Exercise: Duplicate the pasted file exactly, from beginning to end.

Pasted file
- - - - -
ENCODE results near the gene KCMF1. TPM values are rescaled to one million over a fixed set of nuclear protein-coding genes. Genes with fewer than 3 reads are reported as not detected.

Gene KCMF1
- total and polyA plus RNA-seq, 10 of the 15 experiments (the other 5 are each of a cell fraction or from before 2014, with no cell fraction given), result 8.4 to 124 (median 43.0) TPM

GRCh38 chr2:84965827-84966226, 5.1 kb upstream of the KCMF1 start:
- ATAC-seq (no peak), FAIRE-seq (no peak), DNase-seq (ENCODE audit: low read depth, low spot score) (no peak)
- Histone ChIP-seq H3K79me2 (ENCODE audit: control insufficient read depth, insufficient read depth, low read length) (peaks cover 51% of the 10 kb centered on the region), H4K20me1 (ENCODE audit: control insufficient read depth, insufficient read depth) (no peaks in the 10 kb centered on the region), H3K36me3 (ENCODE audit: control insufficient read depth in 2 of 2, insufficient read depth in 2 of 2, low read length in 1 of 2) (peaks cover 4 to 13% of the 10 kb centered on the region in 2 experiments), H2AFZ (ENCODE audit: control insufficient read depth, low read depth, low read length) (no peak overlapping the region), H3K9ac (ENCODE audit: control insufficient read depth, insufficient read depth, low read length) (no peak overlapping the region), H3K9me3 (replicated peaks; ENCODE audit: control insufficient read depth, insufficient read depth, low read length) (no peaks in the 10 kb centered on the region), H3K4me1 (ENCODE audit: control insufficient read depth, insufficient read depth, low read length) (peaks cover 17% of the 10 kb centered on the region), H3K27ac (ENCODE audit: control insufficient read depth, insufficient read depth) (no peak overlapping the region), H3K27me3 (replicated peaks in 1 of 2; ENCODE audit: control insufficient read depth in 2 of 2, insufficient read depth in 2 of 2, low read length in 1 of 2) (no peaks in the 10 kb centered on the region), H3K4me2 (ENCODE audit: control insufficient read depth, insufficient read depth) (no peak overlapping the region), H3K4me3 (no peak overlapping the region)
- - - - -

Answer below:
ENCODE results near the gene KCMF1. TPM values are rescaled to one million over a fixed set of nuclear protein-coding genes. Genes with fewer than 3 reads are reported as not detected.

Gene KCMF1
- total and polyA plus RNA-seq, 10 of the 15 experiments (the other 5 are each of a cell fraction or from before 2014, with no cell fraction given), result 8.4 to 124 (median 43.0) TPM

GRCh38 chr2:84965827-84966226, 5.1 kb upstream of the KCMF1 start:
- ATAC-seq (no peak), FAIRE-seq (no peak), DNase-seq (ENCODE audit: low read depth, low spot score) (no peak)
- Histone ChIP-seq H3K79me2 (ENCODE audit: control insufficient read depth, insufficient read depth, low read length) (peaks cover 51% of the 10 kb centered on the region), H4K20me1 (ENCODE audit: control insufficient read depth, insufficient read depth) (no peaks in the 10 kb centered on the region), H3K36me3 (ENCODE audit: control insufficient read depth in 2 of 2, insufficient read depth in 2 of 2, low read length in 1 of 2) (peaks cover 4 to 13% of the 10 kb centered on the region in 2 experiments), H2AFZ (ENCODE audit: control insufficient read depth, low read depth, low read length) (no peak overlapping the region), H3K9ac (ENCODE audit: control insufficient read depth, insufficient read depth, low read length) (no peak overlapping the region), H3K9me3 (replicated peaks; ENCODE audit: control insufficient read depth, insufficient read depth, low read length) (no peaks in the 10 kb centered on the region), H3K4me1 (ENCODE audit: control insufficient read depth, insufficient read depth, low read length) (peaks cover 17% of the 10 kb centered on the region), H3K27ac (ENCODE audit: control insufficient read depth, insufficient read depth) (no peak overlapping the region), H3K27me3 (replicated peaks in 1 of 2; ENCODE audit: control insufficient read depth in 2 of 2, insufficient read depth in 2 of 2, low read length in 1 of 2) (no peaks in the 10 kb centered on the region), H3K4me2 (ENCODE audit: control insufficient read depth, insufficient read depth) (no peak overlapping the region), H3K4me3 (no peak overlapping the region)